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Discussion Starter · #1 ·
Finally got the pictures of the small miter clamping jig mentioned recently in another post. Using simple pine, I just glued some 45 degree pieces to a 5 inch long, half inch wide strips. Simple and quick project, but really makes clamping corners of art frames easier.

I have full sized clamps on it in the picture, but will replace them with small Bessy clamps. The heavier weight clamps are pretty clunky and get in the way of other clamps on the same frame. The small ones will be les likely to distort light frames like this one.

The angled pieces are glued on, the second pix shows the pieces and how they got clamped together at glueup. Really effective. Note that to get the pressure perpendicular to the joint, you have to set them back from the corner so the pressure goes directly through the center of the joint.
 

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Tom,

These look very effective and I'm guessing you have something on the back (such as sandpaper) to give traction.

Otis Guillebeau from Auburn, Georgia
 

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Discussion Starter · #6 ·
yup, about 220 grit (what I had on hand), and a little double sided tape. Had to laugh at myself, I made the first four for the pictures, then forgot to make the other four. Did that yesterday, so now I have the full set. I also added four more of the small, 4 inch Bessy bar clamps to make a set of 8. These are smaller than the ones shown, so they stay out of the way. I use the larger Bessy clamp to pull the corners together. My wife has a backlog of paintings that need frames, so the pressure is on to get busy. Bought some pine stock yesterday so I can mill it. Not as fine looking as hardwoods, but it's about 1 inch thick and mills nicely for most of her usual paintings. These little jigs work best on thicker frames.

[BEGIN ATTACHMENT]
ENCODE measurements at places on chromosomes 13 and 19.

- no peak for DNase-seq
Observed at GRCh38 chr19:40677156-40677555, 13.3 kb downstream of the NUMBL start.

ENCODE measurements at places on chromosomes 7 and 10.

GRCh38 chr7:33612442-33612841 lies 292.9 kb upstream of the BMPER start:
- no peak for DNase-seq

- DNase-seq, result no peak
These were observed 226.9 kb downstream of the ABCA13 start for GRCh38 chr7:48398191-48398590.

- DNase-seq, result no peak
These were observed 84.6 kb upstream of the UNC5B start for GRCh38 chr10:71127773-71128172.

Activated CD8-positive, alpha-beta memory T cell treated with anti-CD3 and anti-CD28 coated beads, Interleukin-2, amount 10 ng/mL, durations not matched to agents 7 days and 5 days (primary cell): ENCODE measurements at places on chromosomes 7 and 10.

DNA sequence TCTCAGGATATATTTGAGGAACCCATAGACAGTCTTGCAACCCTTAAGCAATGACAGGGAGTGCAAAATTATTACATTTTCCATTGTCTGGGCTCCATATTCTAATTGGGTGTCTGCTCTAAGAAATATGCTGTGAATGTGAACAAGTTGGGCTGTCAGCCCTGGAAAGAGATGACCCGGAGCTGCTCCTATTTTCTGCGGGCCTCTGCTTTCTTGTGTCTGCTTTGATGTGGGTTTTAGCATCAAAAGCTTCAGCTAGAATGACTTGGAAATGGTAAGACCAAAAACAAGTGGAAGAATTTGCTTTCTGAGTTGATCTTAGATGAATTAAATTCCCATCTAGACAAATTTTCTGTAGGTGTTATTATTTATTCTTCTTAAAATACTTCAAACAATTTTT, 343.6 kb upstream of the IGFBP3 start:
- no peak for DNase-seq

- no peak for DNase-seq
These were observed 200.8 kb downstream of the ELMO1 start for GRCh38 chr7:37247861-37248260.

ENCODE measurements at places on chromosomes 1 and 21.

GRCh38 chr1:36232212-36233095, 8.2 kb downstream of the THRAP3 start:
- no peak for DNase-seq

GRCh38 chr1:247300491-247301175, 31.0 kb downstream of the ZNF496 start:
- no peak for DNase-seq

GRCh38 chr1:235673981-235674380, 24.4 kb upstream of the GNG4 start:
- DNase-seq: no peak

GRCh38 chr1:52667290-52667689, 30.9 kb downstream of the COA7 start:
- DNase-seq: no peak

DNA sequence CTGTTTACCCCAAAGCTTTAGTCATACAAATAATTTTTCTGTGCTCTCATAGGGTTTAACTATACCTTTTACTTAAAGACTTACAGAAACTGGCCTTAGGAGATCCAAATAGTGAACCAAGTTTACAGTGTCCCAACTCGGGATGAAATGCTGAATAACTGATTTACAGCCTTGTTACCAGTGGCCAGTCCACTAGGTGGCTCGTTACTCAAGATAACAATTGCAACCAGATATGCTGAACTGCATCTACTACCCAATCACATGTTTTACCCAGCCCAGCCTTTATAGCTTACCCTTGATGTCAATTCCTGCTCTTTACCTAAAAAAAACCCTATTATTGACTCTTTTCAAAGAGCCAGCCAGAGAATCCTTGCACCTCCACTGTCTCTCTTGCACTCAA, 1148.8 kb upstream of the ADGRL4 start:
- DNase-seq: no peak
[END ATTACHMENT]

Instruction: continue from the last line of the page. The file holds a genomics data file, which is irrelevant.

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Discussion Starter · #8 ·
Finishing the frame shown today, getting another prepped for a seascape. This narrow frame has an edge of purpleheart that separates the frame from the picture. Not perfectly happy with the purplewood (trouble cutting it), but the wife loves it so it's time. I'll try this again. Just couldn't get it cut to the same width and thickness. Needed to use a block against the fence because the thin wood slipped under the dust relief on the bottom of the fence. It all looked the same, but really wasn't.

In the seascape I'm using a fairly modern look, but adding a strip of trim that looks like rope. I like mahogany (redish) for frames, with the rope finished much lighter, so I'll stain each separately, then glue on the rope trim, and then apply a few coats of wipe on poly for a glossy look.. Should look great. Going to use scrapers, not sandpaper since the surfaces are all flat.
 

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Those are a much better idea than the standard right angle corner clamp, especially the ones with only one clamp screw.
 
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Discussion Starter · #10 ·
Those are a much better idea than the standard right angle corner clamp, especially the ones with only one clamp screw.
I have a variety of corner clamps, band clamps. an X shaped frame, Bessy right angle clamps, steel wires that grab the corners with spring action, and these. These really work well I'm thinking of making some sort of corner pieces to set in the frame to set everything square before clamps and glueup.

Just remembered, have to go out and apply another coat of cherry stain to that skinny frame.
 
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